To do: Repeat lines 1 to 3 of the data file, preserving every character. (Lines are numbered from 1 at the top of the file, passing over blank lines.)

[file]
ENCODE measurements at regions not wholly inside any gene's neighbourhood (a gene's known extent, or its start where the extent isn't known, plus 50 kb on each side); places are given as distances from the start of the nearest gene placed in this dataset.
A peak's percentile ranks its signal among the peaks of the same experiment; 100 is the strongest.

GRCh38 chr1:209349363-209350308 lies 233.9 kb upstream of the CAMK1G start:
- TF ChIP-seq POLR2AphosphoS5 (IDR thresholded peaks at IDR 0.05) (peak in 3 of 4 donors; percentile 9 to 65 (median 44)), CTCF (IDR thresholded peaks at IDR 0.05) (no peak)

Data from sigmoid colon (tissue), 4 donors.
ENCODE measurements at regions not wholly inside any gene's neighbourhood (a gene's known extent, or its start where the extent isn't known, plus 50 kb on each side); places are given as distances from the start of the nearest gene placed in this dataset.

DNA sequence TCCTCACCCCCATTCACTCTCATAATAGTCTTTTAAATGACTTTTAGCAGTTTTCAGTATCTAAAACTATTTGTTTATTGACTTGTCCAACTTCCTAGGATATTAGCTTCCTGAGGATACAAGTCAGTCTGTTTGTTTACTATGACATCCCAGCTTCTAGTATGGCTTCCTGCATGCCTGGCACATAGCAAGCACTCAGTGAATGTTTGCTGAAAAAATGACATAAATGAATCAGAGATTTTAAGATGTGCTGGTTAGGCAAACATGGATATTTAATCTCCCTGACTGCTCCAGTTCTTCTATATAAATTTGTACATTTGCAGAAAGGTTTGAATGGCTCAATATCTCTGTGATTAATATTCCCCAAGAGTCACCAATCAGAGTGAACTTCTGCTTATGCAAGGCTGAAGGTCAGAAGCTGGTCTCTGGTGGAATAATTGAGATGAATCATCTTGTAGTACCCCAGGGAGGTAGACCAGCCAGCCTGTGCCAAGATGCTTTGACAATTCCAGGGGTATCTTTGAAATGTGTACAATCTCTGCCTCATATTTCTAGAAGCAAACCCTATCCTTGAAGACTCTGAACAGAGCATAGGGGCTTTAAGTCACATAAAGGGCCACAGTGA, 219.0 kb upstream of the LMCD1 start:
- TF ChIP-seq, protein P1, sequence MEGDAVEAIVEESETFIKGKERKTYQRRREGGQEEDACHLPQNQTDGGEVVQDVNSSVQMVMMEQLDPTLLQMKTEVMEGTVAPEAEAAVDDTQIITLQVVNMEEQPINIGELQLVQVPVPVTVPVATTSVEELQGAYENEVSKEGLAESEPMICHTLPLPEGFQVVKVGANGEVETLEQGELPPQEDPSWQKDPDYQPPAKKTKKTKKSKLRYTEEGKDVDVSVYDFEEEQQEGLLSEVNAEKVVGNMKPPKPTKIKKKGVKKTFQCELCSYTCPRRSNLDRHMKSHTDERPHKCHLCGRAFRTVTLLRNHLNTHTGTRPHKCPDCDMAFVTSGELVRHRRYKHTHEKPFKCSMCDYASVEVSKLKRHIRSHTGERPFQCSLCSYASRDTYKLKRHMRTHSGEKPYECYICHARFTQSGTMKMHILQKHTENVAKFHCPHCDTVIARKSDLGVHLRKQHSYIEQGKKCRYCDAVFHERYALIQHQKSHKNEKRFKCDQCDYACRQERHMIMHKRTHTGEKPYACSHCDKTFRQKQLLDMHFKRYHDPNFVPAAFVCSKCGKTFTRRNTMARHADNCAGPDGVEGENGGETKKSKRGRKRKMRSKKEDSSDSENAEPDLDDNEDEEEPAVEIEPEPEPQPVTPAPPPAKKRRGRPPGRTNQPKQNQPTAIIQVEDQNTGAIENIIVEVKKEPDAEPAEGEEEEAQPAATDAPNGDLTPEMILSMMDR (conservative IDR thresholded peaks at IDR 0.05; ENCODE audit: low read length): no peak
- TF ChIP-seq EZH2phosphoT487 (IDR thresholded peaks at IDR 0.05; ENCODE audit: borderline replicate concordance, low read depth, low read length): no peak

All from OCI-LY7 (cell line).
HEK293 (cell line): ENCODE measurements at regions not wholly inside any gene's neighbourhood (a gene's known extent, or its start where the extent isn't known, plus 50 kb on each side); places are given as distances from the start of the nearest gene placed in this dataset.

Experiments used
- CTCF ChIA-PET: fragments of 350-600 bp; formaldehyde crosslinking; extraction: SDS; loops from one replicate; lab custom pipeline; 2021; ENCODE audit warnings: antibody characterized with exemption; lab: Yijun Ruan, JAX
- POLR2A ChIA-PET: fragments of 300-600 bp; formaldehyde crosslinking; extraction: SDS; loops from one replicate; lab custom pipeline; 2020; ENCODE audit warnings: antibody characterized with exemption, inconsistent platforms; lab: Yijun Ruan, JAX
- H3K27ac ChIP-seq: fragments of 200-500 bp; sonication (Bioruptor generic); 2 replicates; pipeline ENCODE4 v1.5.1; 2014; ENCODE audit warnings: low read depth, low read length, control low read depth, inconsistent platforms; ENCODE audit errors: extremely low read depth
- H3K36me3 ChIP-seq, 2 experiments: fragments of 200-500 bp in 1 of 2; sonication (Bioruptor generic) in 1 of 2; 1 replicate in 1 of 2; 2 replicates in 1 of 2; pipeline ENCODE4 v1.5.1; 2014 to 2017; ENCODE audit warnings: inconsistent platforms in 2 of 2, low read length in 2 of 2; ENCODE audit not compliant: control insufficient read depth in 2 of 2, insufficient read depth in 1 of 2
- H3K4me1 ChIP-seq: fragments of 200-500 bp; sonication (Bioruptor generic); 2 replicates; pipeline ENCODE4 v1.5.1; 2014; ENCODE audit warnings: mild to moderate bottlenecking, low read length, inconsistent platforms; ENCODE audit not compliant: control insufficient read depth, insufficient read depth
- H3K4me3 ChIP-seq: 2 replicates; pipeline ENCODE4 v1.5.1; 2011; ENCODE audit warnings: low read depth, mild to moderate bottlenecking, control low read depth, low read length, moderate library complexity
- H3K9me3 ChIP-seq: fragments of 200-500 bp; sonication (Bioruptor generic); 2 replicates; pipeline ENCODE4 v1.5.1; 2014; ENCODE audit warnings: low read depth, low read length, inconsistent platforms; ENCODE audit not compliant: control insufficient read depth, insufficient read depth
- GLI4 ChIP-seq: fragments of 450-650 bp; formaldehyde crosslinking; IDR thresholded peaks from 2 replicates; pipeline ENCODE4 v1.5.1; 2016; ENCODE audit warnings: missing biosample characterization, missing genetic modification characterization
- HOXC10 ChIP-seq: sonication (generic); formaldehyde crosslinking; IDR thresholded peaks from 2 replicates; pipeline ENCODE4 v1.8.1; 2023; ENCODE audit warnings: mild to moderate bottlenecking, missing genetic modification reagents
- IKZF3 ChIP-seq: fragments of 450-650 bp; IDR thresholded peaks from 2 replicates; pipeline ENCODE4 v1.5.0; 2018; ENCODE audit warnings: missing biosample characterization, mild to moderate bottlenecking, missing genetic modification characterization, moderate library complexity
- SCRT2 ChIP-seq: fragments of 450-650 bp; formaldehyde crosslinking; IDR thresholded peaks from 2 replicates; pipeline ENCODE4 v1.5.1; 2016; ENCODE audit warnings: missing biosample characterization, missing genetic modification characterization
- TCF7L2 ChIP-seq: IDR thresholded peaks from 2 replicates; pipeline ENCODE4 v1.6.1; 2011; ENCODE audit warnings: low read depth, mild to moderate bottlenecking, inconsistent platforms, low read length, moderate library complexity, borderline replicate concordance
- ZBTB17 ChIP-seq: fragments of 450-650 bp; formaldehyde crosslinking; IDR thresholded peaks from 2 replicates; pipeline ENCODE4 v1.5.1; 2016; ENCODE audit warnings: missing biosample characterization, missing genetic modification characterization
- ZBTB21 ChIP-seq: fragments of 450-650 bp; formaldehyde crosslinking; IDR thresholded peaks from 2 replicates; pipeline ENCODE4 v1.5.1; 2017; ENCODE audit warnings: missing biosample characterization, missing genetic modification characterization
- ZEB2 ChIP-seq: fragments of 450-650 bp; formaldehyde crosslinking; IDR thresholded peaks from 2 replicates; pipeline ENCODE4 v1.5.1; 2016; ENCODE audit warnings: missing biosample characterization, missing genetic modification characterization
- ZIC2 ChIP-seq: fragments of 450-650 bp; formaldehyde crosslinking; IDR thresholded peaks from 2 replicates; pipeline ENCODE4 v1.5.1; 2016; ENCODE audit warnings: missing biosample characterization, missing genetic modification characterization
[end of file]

ENCODE measurements at regions not wholly inside any gene's neighbourhood (a gene's known extent, or its start where the extent isn't known, plus 50 kb on each side); places are given as distances from the start of the nearest gene placed in this dataset.
A peak's percentile ranks its signal among the peaks of the same experiment; 100 is the strongest.

GRCh38 chr1:209349363-209350308 lies 233.9 kb upstream of the CAMK1G start: